This weekend, some of the best Pokemon trainers from around the globe will compete in the One Nation of Gamers Pokémon Invitational. Whether they’re world champions or major figures in the larger community, the battles are rife with interesting angles. In preparation for all of the excitement, here’s what some of these match-ups may well look like.
Two of the Video Game Championship series’ favorite sons are set to kick off the action in the ONOG Invitational. Park is the 2014 world champion and Zheng once got very close to the title (third place in 2013), so it should be a close set.
The two have also battled once before in a friendly match, so they are familiar with each others’ play-style. Finally, both are excellent team-builders who have demonstrated how comfortable they are with this metagame. Zheng, meanwhile, has top cut both California regionals and won the Melbourne Win-a-Trip-Challenge.
As a result, it may all come down to who has the better team match-up. With their skill levels so close, the slightest advantage could tip the scales of victory one way or the other.
There’s a lot that makes this set exciting. Wolfe Glick is the reigning world champion and always puts on a good show, but he’s also been helping aDrive practice for his first live event — the St. Louis Regional Championships.
That creates a nice teacher versus pupil element that could make for a potential upset. It may be hard to imagine Glick losing, but stranger things have happened. It will be aDrive’s first match of the tournament, so he has the potential to surprise his opponent with an unexpected team.
Plus, even though he hasn’t played much VGC, aDrive has honed his prediction skills in single battles. If he’s able to get inside the champ’s head, he may be able to pull off the ultimate underdog story. However, that’s no easy feat. Glick is well-known for having his own incredible insight.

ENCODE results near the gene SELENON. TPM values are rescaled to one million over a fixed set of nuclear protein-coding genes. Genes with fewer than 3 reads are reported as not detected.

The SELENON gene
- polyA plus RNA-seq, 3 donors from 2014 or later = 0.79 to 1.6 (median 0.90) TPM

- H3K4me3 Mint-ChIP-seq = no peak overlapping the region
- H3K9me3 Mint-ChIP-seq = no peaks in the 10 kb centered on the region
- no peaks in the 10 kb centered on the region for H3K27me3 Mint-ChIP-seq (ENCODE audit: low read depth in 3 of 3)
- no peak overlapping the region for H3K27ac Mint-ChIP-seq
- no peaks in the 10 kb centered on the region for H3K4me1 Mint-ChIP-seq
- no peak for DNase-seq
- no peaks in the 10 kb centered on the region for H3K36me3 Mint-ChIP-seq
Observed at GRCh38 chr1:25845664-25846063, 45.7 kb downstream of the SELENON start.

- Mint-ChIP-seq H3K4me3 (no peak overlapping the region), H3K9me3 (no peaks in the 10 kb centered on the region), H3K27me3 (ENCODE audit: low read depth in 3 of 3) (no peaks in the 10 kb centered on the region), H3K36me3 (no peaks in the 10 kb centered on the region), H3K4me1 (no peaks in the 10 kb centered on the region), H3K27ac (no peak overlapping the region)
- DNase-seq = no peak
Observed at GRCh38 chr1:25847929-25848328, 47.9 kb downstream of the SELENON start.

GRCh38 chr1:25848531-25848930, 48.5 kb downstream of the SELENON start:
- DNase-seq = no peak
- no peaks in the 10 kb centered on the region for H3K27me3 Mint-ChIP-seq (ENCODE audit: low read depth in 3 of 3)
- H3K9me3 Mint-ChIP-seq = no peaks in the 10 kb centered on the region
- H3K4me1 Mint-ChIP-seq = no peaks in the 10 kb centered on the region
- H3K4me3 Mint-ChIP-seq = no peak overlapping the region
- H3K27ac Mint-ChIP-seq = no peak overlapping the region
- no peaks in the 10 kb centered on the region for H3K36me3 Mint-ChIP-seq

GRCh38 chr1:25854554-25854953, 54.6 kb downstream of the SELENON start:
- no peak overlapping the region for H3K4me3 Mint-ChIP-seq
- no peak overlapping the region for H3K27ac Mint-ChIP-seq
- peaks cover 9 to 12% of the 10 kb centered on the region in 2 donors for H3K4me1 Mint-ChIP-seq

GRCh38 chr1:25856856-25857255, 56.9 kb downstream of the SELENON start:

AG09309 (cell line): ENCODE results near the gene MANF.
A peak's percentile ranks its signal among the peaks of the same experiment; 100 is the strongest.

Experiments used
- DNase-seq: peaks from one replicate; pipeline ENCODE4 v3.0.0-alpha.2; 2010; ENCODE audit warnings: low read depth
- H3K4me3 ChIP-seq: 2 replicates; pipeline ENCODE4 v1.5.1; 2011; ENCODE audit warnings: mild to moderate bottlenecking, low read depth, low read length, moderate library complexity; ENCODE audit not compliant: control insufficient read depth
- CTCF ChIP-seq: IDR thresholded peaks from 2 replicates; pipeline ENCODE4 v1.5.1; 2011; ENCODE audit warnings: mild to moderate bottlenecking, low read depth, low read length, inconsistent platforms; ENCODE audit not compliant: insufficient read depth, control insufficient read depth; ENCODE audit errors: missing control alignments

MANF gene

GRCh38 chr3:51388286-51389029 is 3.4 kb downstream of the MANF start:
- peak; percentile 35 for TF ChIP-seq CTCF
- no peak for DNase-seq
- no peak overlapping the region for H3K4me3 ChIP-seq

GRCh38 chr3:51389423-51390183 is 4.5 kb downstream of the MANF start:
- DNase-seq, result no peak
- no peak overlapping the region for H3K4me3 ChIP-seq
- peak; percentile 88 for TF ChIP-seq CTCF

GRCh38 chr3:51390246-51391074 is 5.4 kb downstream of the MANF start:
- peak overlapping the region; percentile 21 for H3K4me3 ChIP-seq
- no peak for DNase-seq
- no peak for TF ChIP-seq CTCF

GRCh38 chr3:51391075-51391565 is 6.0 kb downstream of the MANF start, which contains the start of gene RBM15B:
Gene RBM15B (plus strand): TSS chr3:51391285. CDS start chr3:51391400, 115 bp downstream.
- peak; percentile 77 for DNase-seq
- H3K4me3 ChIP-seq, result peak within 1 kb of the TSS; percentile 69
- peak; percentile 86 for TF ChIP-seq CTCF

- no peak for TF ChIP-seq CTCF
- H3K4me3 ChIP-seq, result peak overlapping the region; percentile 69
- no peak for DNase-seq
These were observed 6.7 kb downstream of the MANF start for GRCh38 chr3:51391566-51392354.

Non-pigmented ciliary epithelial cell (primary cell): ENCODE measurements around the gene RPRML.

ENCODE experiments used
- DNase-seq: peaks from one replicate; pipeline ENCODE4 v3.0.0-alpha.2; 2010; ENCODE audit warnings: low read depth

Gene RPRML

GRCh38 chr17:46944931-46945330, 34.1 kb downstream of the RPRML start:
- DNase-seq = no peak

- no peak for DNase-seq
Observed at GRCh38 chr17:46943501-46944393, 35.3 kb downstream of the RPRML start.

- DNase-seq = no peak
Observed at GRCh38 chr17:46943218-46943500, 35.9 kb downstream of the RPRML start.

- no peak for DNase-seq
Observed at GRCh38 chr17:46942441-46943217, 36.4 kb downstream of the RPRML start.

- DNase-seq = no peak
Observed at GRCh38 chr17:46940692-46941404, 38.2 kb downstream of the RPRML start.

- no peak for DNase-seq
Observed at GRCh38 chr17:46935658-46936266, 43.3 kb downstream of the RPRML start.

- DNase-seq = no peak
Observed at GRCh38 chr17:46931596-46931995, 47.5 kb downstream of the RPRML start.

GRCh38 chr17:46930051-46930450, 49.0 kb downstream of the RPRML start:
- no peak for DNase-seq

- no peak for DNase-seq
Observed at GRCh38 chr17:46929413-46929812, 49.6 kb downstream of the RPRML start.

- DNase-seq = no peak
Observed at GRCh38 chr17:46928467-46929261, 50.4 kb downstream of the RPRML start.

What happens when a super skilled world champion plays one of the most unpredictable VGC players to ever win a national championship? No one knows. It all depends on how much practice these two have gotten with the current rule-set. Ogloza is known for kicking it on the Battle Spot ladder a fair bit, and it would be foolish to assume Honami isn’t grinding out games there as well.
The other thing is, due to the differences in how Japan’s VGC circuit works, the former world champ hasn’t played in any official 2017 events outside of the European International Championship. Without much best-of-three tournament experience in this format, he might not have that much of an advantage over Ogloza, who hasn’t competed this year either.
Both players will have to draw from their previous experiences and successes as VGC players and rely on their instincts to take the early win. Honami is a strong favorite, but don’t count Ogloza out. This game could go to anyone.
Finally, a first round match-up without a world champion to be the obvious favorite. As a result, it’s hard to say whether Shachar or Stadter will take this game. They’ve both found tremendous success at events in 2017. Stadter notched a win in Leipzig and Shachar made waves by popularizing Tapu Fini while taking second in San Jose.
These two are smart players, but they’re also hungry to demonstrate that they belong among such a stacked field. Stadter will want to prove he can handle a world champion and Shachar is still looking to win his first major event after coming close so many times. With so much on the line, how could it be a bad match?